Market environment Q2: Oil price rising, gold unattractive, inflation accelerating
Luxembourg, 08 April 2021 – The market environment is stable to positively supportive in Q2. As vaccination campaigns are ramping up, the global economy is gaining momentum. This leads to rising oil prices just as inflation rates are picking up. “We expect a solid growth trajectory that may fuel the markets even further”, said Carsten Gerlinger, Vice President of Moventum AM.
Due to the USA making faster progress on vaccination than Europe, the US economy is also picking up steam first. “Add to that the trillions of dollars from the fiscal package, which will quickly boost the economy”, Gerlinger pointed out. “This is why, by comparison, we expect the US economy to be more dynamic in the short term.” This also supports the US dollar, at least in the medium term. The higher yields on long-term US government bonds further encourage dollar buying, which should benefit the exchange rate against the euro. In the course of the year, however, the European economy should also pick up, which would then strengthen the euro in relation. “Overall, we expect the US dollar to remain in an unchanged narrow range between 1.17 and 1.22 – for a three-month period”, Gerlinger stated. “On a 12-month horizon, the range is set to remain between 1.17 and 1.25.”
The ongoing economic recovery is also driving the oil price, although it is highly politically influenced. Interruptions or even just supply disruptions, such as those caused by the recent Suez Canal blockade, are felt immediately. “The price development remains volatile”, said Gerlinger. “Due to the expected economic strengthening, the oil price is not only well protected on the downside but also has further price potential.”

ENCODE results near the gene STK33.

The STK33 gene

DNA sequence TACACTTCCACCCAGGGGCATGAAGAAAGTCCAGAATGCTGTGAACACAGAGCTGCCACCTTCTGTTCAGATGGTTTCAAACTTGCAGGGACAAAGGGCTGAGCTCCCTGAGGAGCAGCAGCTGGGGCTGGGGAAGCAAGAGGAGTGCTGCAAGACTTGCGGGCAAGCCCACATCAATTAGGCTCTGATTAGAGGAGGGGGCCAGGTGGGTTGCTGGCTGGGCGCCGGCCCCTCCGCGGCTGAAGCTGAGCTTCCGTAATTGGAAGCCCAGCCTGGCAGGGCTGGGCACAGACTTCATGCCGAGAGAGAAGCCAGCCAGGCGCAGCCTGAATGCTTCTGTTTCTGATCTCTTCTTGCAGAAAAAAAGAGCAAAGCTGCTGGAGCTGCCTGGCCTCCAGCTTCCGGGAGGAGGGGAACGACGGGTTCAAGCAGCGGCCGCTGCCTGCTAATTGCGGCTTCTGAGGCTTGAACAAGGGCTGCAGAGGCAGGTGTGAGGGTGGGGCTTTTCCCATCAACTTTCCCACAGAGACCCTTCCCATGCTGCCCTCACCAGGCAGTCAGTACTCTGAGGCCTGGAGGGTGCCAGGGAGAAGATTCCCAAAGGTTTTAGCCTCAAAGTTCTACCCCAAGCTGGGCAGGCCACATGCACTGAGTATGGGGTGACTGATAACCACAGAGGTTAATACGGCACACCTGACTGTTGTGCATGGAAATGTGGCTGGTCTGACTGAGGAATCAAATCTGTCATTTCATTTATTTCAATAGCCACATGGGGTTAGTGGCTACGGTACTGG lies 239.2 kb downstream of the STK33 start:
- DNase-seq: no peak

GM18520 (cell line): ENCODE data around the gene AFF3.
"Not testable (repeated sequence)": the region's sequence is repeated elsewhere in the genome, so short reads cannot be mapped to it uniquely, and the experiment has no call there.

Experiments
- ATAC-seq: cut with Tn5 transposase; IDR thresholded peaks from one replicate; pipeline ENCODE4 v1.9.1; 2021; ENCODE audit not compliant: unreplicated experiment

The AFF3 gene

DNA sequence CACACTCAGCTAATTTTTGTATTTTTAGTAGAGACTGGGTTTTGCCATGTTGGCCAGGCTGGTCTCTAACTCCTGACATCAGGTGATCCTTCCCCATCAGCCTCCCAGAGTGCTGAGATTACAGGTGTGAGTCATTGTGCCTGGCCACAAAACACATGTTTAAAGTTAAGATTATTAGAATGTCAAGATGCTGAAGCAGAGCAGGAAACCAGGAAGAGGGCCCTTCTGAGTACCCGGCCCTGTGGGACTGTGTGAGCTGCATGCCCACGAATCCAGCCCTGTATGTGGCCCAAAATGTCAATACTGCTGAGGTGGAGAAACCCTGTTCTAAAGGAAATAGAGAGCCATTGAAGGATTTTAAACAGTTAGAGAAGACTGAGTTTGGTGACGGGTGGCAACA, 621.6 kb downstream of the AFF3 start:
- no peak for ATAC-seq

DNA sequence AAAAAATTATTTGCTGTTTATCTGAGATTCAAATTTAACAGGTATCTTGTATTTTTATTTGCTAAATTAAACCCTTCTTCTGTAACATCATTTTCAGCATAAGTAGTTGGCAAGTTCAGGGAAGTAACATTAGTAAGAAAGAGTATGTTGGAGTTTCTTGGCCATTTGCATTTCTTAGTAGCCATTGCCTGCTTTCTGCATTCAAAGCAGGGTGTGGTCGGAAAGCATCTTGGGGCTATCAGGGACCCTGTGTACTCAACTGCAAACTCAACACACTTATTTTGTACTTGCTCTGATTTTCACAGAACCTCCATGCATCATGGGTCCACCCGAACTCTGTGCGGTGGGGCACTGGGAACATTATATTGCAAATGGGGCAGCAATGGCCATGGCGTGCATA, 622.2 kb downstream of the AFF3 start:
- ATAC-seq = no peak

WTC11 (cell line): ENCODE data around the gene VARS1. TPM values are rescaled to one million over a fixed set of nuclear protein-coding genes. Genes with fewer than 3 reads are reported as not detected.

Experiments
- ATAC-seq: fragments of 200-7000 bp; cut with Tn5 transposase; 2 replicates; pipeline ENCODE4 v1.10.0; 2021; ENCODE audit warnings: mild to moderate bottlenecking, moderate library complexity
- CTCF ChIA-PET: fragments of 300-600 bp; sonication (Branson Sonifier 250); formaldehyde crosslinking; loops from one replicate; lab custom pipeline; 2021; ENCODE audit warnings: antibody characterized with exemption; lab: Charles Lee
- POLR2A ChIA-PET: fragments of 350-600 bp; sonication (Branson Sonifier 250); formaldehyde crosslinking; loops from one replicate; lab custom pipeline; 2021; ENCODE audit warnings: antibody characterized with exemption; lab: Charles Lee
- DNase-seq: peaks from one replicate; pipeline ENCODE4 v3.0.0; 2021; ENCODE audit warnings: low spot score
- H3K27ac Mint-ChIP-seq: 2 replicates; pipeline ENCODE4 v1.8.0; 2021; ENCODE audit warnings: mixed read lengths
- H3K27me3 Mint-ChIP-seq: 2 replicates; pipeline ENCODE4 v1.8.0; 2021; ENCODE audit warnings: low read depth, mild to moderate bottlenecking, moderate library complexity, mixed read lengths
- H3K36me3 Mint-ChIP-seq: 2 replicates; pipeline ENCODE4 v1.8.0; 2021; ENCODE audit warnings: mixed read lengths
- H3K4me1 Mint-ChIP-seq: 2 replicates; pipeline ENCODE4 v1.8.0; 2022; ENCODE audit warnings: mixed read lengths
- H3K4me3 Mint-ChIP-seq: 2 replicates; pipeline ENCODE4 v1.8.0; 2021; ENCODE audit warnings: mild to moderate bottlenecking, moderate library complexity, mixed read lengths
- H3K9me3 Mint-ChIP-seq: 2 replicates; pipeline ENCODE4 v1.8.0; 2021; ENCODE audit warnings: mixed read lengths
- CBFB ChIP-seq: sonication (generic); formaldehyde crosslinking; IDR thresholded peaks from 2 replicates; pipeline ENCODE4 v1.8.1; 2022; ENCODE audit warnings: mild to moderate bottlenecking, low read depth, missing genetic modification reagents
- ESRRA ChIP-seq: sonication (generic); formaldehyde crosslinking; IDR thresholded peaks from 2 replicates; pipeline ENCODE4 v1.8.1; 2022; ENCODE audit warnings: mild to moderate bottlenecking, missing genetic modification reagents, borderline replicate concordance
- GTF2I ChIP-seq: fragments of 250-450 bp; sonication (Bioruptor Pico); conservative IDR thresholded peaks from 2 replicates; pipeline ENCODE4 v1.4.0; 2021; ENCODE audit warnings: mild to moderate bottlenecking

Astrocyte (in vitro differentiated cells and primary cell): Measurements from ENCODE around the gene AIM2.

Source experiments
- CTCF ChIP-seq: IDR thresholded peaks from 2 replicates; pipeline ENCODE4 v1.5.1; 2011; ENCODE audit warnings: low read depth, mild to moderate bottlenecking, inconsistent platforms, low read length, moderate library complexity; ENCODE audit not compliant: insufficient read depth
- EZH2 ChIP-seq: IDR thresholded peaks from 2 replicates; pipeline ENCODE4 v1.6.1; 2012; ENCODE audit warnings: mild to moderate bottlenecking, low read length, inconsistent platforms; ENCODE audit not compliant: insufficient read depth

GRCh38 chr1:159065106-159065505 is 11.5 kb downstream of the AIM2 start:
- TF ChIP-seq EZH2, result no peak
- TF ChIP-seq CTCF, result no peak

Unlike gold, which has been overtaken by the recovery and is now less needed as a safe haven. “Both the economy and rising yields and real interest rates argue against a significant recovery of the gold price in the short term”, Gerlinger explained. “As an investment, it is currently unattractive.” That could change if inflation rates actually were to pick up permanently and more strongly.
“Obviously, inflation will rise, rates of around three per cent are possible in Europe and in the US by the end of 2021”, Gerlinger highlighted. Due to base effects in commodity prices and pandemic-related supply or supply chain disruptions, consumer prices, which have already picked up, may also rise further in the coming weeks and months. “The adopted fiscal and monetary policy programmes will not lead to fundamental goods price inflation, but rather to asset price inflation in bonds, real property and equities”, said Gerlinger. In the coming year, however, inflation is expected to slow down considerably, as the base effects should all disappear by then.
Additional information is available at www.moventum.lu